Purified PCR products were sequenced with an ABI Prism cycle sequencing kit with a BigDye Terminator cycle sequencing reaction kit according to the manufacturer's instructions (PE Applied Biosystems, Foster City, CA). The primers used were 9F (see above) and 533R (TTACCGCGGCTGCTG) (14
). Sequencing reactions were run on an ABI model 3100 DNA sequencer. Approximately 500 bases were obtained first to determine identity or approximate phylogenetic position. Full sequences (about 1,500 bases with five or six additional sequencing primers were obtained for novel species (11
). The sequences were compared to the known sequences of >10,000 microorganisms in our database and 100,000 sequences in the Ribosomal Database Project (http://wdcm.nig.ac.jp/RDP/html/index.html
) and GenBank databases by BLAST (http://www.ncbi.nlm.nih.gov
). Phylogenetic trees were constructed by the neighbor-joining method of Saitou and Nei (15
). TREECON, a software package for the Microsoft Windows environment, was used for the construction and drawing of evolutionary trees (16
Our data demonstrate that the combination of BACTEC media for bacterial growth and 16S rRNA sequencing for bacterial identification allows the recovery of diverse and novel oral bacterial species from the blood following both tooth brushing and tooth extraction. With the BACTEC media for bacterial growth, we recovered 98 different species from the three groups (Fig. ). As expected, the predominant species recovered were Streptococcus spp. and other low-G+C Firmicutes. In addition, we recovered representatives from four other bacterial phyla, namely, Fusobacteria, Actinobacteria, Bacteroidetes (e.g., Prevotella spp.), and Proteobacteria (e.g., including species of Eikenella, Campylobacter, and Haemophilus). The most predominant species recovered were Streptococcus spp., followed by Peptostreptococcus micros, Veillonella dispar or V. parvula and Dialister pneumosintes. Staphylococcus spp. were detected in only 9 (0.5%) of the ~1,800 blood samples processed in this study, and they were most likely from skin contamination during blood drawing. Using the LYTIC 10 Anaerobic/F BACTEC media also allowed the detection of a high percentage of anaerobes, e.g., 9% genus Prevotella, 5% genus Actinomyces, and 5% genus Fusobacterium. We also identified 19 species or phylotypes which had not been cultivated prior to this study (highlighted in red and blue in Fig. ), of which 3 were first recovered in this study (highlighted in red in Fig. ).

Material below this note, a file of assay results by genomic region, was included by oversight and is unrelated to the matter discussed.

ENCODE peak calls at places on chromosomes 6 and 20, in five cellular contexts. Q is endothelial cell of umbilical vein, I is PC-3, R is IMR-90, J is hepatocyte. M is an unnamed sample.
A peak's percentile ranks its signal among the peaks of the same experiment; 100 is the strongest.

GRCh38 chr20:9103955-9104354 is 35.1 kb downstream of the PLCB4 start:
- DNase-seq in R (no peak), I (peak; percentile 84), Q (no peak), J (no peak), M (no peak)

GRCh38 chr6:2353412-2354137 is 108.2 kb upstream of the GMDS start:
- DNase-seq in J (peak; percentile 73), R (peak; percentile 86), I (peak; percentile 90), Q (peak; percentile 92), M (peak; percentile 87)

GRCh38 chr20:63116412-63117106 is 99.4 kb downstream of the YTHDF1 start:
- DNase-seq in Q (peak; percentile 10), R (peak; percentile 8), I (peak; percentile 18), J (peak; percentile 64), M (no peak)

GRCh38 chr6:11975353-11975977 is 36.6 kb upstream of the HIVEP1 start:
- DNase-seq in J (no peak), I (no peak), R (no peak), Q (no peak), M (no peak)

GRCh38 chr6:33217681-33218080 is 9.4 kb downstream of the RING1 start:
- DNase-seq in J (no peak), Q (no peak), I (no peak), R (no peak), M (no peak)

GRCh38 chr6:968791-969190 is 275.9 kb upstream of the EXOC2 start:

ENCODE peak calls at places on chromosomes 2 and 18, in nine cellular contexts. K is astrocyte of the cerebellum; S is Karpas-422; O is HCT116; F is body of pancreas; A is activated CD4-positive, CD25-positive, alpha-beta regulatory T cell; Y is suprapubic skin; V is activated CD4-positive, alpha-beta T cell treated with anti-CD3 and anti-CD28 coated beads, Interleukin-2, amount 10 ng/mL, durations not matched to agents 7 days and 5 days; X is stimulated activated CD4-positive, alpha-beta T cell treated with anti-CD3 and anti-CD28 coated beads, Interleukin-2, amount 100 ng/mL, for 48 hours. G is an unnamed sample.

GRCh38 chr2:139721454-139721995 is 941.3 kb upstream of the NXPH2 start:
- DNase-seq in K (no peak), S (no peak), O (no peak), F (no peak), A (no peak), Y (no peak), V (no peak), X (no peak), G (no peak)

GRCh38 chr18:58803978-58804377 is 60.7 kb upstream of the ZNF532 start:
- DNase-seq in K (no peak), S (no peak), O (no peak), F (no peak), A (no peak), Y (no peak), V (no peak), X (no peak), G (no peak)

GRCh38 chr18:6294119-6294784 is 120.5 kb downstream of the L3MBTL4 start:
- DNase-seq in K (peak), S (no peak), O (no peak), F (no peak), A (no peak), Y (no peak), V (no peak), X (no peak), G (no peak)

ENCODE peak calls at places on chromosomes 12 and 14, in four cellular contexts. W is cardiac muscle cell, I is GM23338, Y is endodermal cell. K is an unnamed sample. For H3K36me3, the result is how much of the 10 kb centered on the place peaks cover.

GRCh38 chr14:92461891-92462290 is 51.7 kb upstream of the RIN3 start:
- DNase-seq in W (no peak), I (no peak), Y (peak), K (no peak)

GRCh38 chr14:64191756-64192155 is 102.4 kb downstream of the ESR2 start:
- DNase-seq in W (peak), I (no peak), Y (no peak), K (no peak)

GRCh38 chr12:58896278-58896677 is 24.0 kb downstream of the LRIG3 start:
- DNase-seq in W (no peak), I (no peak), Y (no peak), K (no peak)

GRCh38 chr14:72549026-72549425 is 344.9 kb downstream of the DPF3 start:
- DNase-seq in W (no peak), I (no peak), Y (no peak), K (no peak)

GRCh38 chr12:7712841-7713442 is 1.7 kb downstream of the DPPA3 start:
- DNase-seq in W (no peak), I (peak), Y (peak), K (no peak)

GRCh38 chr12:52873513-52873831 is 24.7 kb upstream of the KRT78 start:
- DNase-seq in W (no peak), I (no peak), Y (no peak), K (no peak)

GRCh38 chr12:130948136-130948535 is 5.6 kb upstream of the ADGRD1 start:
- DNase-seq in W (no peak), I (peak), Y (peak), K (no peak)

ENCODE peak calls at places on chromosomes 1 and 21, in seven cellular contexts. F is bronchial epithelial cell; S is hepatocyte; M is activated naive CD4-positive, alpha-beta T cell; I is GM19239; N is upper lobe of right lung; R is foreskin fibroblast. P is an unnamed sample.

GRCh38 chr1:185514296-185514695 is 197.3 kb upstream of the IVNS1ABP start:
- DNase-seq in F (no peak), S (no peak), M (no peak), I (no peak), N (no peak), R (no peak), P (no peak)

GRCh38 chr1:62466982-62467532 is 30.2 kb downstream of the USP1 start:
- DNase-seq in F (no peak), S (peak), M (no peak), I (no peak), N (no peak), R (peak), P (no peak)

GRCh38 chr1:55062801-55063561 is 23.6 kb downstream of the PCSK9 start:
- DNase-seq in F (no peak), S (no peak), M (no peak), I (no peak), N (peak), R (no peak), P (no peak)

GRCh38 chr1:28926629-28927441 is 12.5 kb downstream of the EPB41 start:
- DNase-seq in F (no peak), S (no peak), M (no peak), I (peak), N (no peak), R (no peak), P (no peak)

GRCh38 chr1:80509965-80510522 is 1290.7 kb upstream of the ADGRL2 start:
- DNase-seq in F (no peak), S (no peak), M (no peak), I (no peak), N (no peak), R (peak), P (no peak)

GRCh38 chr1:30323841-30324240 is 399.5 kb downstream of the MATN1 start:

FIG. 1. Phylogenetic tree of bacterial species and phylotypes identified in the blood following tooth brushing and tooth extraction with or without antibiotic prophylaxis. Strains in red are putative new species from this study. Species in blue are cultivable (more ...)
The advantage of BACTEC media for bacterial isolation from blood over the traditionally used lysis filtration method has also been documented in prior studies. For example, Lucas et al. reported obtaining a greater range of bacterial species by using the BACTEC system compared to the cell lysis filtration technique (8
). In another study, Heimdahl et al. used lysis filtration for bacterial recovery from blood and found that bacteremia did not extend much beyond 10 min after a dental procedures (5
). However, in our results with BACTEC media for 151 bacteremic subjects, 20% were still bacteremic at 20 min, 9% at 40 min, and 6% at 60 min. This suggests that the BACTEC method is superior to the lysis filtration method for detecting low levels of bacteremia.
Antibiotic prophylaxis reduced the incidence of bacteremia from dental extraction (Table ). It also resulted in bacteremia with fewer bacterial species, which were cleared from the blood in a shorter time (i.e., mostly within 20 min) (Fig. ). Although antibiotic prophylaxis reduced the bacteremia of several species of streptococci, as expected, it does not seem to affect species of proteobacteria (e.g., Eikenella corrodens) and Prevotella.
Bacterial species found (i.e., ≥2%) in blood samples following tooth brushing and dental extraction